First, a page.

Kazakhstan Science Fund seeks to act as investor in its commercialisation projects

NUR-SULTAN – Kazakhstan’s Science Fund would be able to expand its sources of finance and improve its profitability and innovation if it is able to function as an investor in its commercialisation projects, said Kazakh Senate Speaker Dariga Nazarbayeva during her May 14 visit to the organisation.

Dariga Nazarbayeva. Photo credit: kazpravda.kz.

She also advised the organisation to advertise its research projects and publicise its research findings more widely in traditional and social media. Research projects pursued by Kazakh scientists currently centre on life longevity, light-emitting diode greenhouse lamp production, feed additives for cattle productivity and drug therapy, reports the Science Fund.

The law “On the Commercialisation of Scientific Activities” was adopted in 2015 and amended last year to expand the implementation of scientific research in the country’s key economic sectors and promote the commercial use of new technologies created by universities and research organisations.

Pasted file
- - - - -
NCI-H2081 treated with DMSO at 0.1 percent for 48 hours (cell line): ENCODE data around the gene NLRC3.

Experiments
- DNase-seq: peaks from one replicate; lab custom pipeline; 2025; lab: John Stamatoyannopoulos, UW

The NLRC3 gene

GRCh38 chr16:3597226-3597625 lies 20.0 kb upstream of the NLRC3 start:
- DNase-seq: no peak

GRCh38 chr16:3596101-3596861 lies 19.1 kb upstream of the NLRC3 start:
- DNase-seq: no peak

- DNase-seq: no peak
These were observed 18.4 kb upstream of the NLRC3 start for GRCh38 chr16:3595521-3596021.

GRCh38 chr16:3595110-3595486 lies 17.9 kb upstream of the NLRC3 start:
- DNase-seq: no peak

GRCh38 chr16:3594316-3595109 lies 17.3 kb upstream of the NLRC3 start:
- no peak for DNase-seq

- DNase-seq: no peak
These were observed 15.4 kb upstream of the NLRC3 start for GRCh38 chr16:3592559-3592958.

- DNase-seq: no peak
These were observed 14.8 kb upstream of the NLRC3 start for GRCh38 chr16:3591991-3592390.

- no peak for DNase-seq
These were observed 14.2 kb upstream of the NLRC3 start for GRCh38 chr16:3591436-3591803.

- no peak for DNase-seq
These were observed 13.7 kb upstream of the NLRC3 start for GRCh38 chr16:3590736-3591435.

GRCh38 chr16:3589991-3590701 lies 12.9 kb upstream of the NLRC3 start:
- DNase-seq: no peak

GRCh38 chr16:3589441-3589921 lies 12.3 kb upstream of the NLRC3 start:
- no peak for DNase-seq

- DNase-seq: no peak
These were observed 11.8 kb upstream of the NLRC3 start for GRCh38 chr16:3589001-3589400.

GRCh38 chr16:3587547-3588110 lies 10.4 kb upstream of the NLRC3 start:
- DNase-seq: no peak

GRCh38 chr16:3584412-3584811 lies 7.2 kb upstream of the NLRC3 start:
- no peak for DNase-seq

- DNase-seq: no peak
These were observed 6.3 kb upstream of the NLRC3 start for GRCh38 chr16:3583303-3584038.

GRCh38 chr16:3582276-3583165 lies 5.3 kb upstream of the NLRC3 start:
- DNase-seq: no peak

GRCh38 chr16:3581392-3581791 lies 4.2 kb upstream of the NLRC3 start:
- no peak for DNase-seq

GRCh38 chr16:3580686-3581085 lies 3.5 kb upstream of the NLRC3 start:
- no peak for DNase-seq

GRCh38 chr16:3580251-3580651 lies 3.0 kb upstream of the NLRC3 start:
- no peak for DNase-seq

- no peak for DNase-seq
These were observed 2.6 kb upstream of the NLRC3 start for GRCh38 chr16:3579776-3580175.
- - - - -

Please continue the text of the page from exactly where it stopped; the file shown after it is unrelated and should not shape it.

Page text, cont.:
It provides stronger incentives for commercialisation through facilitating greater transparency among commercialisation project participants, guaranteeing researchers’ rights and interests in the invention process and increasing the integration of education, science, industry and institutions engaged in innovation. The government also offers technical support and training to researchers to promote university-industry collaboration, and the country’s new science parks provide the infrastructure that facilitates science-industry interaction.

The Science Fund was set up by the government in 2006 under the 2007-2012 Scientific Development state programme to encourage market-oriented research by fostering collaboration with private investors. The fund provides grants and loans, often interest- and tax-free, for projects in applied research in priority areas for investment, as identified by the government’s High Scientific Technology Committee. Past priority areas were hydrocarbons, mining and smelting sectors, biotechnologies, information and space technologies, nuclear and renewable energy technologies and nanotechnologies.

The organisation recently attracted an investment of five billion tenge (US$13.16 million) from private businesses for commercialisation projects. The implementation of commercialisation projects has resulted in job creation, 31 projects reaching the production stage and 946 million tenge (US$2.49 million) in taxes paid to the budget.

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